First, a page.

The results of our study had shown that freshmen who were from university and college in Jiangsu province had far less knowledge of HBV prevention and treatment. Although as the susceptible population to HBV,17 they had not given rise to high attentions yet. The awareness rate of the questions “hepatitis B vaccination effect” (39.5%) and “whether HBV could be cured” (59.5%) had both remained in low-grade, and the percentage of students who had correctly answered all transmission routes of hepatitis B virus was only 4.7%. Our study had indicated that lack of awareness about HBV among students, which was in agreement with some other studies in this field,18–20 This had reflected publicity may not be enough as well as incomplete promotions for HBV prevention and treatment among college and university freshmen. Due to the outcomes, it should bring more attentions among administrators of schools and directors of local health departments.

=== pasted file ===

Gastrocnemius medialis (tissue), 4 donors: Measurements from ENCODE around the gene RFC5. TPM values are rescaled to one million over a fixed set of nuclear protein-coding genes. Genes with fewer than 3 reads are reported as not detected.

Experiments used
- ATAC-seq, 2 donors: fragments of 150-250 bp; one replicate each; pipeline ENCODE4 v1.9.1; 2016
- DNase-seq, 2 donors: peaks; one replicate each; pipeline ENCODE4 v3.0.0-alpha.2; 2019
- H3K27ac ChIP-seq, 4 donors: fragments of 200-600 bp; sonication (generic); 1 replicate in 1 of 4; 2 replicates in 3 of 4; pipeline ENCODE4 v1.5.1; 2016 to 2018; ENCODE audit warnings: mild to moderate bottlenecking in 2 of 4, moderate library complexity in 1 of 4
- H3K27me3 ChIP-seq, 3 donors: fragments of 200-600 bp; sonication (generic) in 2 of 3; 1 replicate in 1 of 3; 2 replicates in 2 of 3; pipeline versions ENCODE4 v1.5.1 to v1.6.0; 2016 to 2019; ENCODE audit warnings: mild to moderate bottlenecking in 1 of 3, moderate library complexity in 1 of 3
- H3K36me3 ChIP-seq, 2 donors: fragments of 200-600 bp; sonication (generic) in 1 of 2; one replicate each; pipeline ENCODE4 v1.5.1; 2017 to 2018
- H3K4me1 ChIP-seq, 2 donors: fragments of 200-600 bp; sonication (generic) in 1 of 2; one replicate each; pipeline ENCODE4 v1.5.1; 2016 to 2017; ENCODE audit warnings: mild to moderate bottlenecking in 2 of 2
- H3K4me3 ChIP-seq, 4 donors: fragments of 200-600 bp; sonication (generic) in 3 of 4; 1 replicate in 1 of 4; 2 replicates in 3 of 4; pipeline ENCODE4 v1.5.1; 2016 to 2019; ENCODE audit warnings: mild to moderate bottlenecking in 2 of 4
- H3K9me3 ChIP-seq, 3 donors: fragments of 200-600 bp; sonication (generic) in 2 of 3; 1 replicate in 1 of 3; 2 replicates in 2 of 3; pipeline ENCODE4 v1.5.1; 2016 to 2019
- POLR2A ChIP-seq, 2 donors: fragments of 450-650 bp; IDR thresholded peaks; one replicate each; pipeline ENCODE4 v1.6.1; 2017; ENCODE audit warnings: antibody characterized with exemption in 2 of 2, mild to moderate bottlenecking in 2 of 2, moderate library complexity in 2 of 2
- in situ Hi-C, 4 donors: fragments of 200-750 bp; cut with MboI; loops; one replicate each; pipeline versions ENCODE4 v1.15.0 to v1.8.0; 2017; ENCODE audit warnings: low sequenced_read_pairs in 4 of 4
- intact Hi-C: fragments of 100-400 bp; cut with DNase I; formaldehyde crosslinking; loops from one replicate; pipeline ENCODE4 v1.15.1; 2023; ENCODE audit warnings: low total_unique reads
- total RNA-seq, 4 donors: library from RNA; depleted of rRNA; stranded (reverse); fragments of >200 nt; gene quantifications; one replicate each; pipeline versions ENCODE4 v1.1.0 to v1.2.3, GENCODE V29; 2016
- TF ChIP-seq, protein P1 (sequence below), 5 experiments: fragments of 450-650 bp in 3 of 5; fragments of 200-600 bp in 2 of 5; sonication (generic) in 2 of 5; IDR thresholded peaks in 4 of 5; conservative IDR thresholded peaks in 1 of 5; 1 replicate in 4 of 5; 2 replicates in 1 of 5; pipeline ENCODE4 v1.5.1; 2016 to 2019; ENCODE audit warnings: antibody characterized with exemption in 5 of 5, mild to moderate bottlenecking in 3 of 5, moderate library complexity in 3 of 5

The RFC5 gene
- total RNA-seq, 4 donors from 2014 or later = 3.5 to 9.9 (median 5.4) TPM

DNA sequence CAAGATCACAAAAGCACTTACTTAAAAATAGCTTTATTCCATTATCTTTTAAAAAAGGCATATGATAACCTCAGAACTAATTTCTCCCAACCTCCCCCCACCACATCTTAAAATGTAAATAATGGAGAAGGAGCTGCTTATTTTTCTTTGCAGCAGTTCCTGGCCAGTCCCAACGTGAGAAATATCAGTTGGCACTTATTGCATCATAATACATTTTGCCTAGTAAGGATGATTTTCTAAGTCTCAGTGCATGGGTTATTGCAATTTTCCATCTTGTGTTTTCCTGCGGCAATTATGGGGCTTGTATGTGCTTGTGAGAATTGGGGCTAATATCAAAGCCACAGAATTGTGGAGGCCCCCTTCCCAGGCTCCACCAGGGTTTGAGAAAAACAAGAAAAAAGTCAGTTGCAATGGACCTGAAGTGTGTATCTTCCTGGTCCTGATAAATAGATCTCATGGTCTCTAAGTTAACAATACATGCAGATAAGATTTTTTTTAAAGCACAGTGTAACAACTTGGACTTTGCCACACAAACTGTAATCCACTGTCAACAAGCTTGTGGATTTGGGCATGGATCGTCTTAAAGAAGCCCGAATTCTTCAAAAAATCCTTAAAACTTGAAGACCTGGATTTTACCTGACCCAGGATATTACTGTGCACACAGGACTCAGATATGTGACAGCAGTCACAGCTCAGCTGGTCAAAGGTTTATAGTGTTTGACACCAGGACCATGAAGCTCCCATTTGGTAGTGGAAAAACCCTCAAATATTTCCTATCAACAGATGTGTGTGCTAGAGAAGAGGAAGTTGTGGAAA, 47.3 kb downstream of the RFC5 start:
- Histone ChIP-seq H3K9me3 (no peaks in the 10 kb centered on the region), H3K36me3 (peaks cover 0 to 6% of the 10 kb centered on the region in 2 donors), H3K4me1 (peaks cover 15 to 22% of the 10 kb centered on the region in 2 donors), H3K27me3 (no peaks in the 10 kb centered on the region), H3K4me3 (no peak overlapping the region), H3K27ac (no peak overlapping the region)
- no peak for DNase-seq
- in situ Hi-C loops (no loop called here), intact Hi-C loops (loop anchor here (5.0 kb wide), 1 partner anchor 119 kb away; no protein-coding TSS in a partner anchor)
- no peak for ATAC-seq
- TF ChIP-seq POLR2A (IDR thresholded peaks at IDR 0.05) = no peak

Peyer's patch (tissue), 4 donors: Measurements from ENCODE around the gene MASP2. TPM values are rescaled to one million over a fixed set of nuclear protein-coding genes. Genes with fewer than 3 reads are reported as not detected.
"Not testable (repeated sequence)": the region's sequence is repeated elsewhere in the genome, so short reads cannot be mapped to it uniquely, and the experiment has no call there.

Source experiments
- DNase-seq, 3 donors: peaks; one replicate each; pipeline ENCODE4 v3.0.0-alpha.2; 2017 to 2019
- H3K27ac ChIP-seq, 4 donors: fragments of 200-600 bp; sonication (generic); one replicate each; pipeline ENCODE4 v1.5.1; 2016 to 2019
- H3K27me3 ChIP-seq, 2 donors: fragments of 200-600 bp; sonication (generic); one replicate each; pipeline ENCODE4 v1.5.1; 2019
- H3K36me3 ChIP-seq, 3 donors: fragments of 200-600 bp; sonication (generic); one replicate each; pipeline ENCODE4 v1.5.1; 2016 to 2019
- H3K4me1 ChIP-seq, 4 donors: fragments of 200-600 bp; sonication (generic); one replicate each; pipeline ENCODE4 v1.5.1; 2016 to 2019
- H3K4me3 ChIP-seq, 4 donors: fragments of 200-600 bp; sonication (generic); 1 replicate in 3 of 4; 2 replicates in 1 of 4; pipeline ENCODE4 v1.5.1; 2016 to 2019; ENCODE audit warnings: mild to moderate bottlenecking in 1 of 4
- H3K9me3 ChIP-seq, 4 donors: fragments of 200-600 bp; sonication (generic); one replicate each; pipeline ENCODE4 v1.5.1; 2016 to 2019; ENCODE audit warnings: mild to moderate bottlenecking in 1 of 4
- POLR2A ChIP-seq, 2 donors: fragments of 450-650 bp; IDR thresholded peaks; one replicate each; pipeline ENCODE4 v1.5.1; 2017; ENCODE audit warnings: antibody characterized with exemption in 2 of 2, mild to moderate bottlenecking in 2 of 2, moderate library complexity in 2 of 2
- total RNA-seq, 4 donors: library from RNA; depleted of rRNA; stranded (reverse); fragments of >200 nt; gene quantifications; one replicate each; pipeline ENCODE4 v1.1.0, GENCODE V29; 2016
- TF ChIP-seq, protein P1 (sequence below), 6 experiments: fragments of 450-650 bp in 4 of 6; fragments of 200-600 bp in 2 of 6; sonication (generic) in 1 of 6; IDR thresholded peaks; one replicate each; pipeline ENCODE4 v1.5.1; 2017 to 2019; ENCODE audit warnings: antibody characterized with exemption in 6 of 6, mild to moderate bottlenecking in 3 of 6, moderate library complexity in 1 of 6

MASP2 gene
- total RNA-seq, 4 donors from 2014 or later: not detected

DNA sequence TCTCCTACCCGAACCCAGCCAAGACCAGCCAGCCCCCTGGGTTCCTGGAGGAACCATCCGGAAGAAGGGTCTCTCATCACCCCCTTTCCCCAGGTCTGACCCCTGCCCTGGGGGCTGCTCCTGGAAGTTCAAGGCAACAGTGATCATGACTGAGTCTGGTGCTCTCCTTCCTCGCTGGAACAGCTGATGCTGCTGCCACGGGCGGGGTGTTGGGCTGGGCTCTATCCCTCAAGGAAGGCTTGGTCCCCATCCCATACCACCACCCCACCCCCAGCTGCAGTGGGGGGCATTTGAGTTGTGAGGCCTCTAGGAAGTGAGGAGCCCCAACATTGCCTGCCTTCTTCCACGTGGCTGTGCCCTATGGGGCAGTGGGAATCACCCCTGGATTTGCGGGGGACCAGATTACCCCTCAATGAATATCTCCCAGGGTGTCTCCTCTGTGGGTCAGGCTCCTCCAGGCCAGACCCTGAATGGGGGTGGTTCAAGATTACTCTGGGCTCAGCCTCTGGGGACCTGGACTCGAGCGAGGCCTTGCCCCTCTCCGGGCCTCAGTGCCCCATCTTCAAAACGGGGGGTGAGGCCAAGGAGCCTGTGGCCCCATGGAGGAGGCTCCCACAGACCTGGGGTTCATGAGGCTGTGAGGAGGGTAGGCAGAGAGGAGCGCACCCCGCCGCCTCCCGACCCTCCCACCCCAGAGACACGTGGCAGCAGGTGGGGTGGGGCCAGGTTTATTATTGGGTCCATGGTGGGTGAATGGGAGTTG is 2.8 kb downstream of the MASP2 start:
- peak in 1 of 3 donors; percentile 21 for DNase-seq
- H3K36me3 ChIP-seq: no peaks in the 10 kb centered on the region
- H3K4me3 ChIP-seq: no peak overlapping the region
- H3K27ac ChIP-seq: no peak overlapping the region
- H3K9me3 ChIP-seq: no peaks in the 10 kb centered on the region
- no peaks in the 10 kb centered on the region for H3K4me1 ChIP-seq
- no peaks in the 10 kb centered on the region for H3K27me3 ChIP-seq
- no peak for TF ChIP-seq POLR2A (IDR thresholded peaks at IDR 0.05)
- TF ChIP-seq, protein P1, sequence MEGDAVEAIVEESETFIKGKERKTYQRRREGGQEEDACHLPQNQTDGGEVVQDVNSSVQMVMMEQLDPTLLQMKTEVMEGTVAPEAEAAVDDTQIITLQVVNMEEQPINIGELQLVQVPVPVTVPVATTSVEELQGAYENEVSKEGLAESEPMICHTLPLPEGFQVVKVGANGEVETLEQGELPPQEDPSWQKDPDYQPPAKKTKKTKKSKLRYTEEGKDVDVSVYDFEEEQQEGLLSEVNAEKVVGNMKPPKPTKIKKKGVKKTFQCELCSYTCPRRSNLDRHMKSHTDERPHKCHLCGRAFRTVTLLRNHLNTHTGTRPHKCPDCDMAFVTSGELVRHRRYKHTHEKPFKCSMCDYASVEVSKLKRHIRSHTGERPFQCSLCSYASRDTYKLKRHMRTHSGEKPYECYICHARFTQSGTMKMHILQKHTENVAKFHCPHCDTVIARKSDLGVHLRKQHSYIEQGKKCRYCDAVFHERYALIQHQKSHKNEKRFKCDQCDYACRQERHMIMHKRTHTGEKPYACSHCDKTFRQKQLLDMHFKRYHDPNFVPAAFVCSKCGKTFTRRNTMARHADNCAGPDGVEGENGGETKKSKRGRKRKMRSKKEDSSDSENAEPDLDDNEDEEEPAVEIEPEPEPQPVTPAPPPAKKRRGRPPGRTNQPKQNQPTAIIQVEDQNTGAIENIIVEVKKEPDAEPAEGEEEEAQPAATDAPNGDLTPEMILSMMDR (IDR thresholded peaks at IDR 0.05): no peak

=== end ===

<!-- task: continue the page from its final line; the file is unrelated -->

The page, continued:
Over half of them would not like to live in the same dormitory with HBV carriers (58.7%). This is contrary to other research findings,21 which had shown that students had negative attitudes towards people living with HBV. The discrimination is more serious than we ever imagined.22 It also had reflected a lack of knowledge about transmission of HBV. By having sufficient knowledge and a positive attitude towards HBV infection, people may reduce stigma and discrimination against HBV.23 It requires schools to promptly provide positive guidance, increase efforts to conduct peer education, and promotes relevant knowledge of HBV transmission pathways to create an equal and harmonious campus environment for HBV carriers.